Following inflammation stage into the SC begins GS formation that will cause limitation in the neural regeneration. [20]

In the present review, the author stresses the importance of GS as a tertiary lesion and comment on aspects of its morphology and why it inhibits neuroregeneration. In addition, several topics are showed for a better understanding why it goes on, as well as possibilities of management, as follows: mechanism of injury, role of inflammatory mediators, axonal degeneration and demyelination, lack of recovery and regeneration, morphology of GS, and current management of SCI (with emphasis on stem cells).

A better understanding of this subject and its scientific application may be important in the development of future therapy and in the recovery of the victims of SCI and their associated complications.


   Mechanism of Injury Top


Currently, the pathophysiology of SCI is established in 2 stages: primary and secondary lesions.

Laceration, contusion, compression, and concussion represent primary lesion, due to the physical and mechanical trauma to the SC mainly causing structural disturbance. [44] In the majority of cases of human SCI, the mechanism of the primary lesion is acute compression or laceration of the SC due to displacement of bone or disc into the canal during fracture dislocation or burst fracture of the spine. Residual neural connections usually persist after this stage indicating potential for recovery, despite that functional loss may be complete. [44]

In the following stage, secondary lesion mainly causes functional disturbance, in the presence of ischemia and microvascular damage, [5],[6],[44] glutamatergic excitotoxity, oxidative stress, and inflammation. [24] It is not so clear when this stage begins and finishes.

Most of the cell death in consequence of SCI is due to secondary lesion and begins centrally and affects the cell body first. [44] Another important reason is swelling and hemorrhage into the cord leads to vascular disturbance, with emphasis on vascular mechanisms, causing depression in oxygen and nutrients support. [44]

Cells from the immune system, such as neutrophils and monocytes/macrophages, migrate to the injury site and produce small molecules called cytokines or interleukins that trigger cells of the immune system to respond to the injury. [9] The death of oligodendrocytes, glial cells that produce myelin, causes axons to lose their myelination, which greatly impairs the conduction of action potential, messages or renders the remaining connections useless. [24] Astrocytes are the primary support cells of the brain and SC that make and secrete proteins called neurotrophic factors. They also break down and remove proteins or chemicals that might be harmful to neurons (glutamate, a neurotransmitter that in excess causes cells to become overexcited and die due to excitotoxicity). Both glutamate and tumor necrosis factor-α (TNF-α) are released immediately after SCI causing cell death. [24] Within several weeks of the initial injury, the tissue damage has been cleared away by microglia, and a fluid-filled cavity surrounded by a GS is left behind. Molecules that inhibit regrowth of severed axons are now expressed at this site. [20] The cavitation established at this moment acts as a barrier to the reconnection of the two sides of the damaged SC. Although SCI causes complex damage, an amount of the basic circuitry to control movement and process information can remain intact, because the SC is arranged in layers of circuitry. [20]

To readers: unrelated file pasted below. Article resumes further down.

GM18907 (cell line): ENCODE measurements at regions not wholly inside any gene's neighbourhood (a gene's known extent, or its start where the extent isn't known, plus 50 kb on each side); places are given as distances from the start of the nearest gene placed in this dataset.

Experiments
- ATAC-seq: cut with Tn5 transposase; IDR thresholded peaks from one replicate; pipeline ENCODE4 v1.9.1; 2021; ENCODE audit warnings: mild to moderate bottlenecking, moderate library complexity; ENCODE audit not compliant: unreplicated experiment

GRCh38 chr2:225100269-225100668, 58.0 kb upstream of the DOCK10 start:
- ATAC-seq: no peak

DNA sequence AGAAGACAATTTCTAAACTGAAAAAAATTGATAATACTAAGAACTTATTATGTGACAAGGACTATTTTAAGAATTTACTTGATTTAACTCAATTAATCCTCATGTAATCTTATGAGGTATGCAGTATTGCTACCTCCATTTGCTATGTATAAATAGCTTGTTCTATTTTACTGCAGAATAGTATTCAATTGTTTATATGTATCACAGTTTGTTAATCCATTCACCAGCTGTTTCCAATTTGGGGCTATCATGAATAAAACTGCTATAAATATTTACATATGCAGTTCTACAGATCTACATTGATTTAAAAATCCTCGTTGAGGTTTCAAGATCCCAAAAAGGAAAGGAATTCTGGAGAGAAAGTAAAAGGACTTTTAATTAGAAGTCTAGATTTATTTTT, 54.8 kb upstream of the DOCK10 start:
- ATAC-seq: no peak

The fact is that the inflammatory process may act as an inhibitory element within the SC after the injury, especially in the beginning of the process. Therefore, it is important to understand how the inflammatory mediators regulate the development of the secondary lesion mentioned above.


   Role of Inflammatory Mediators Top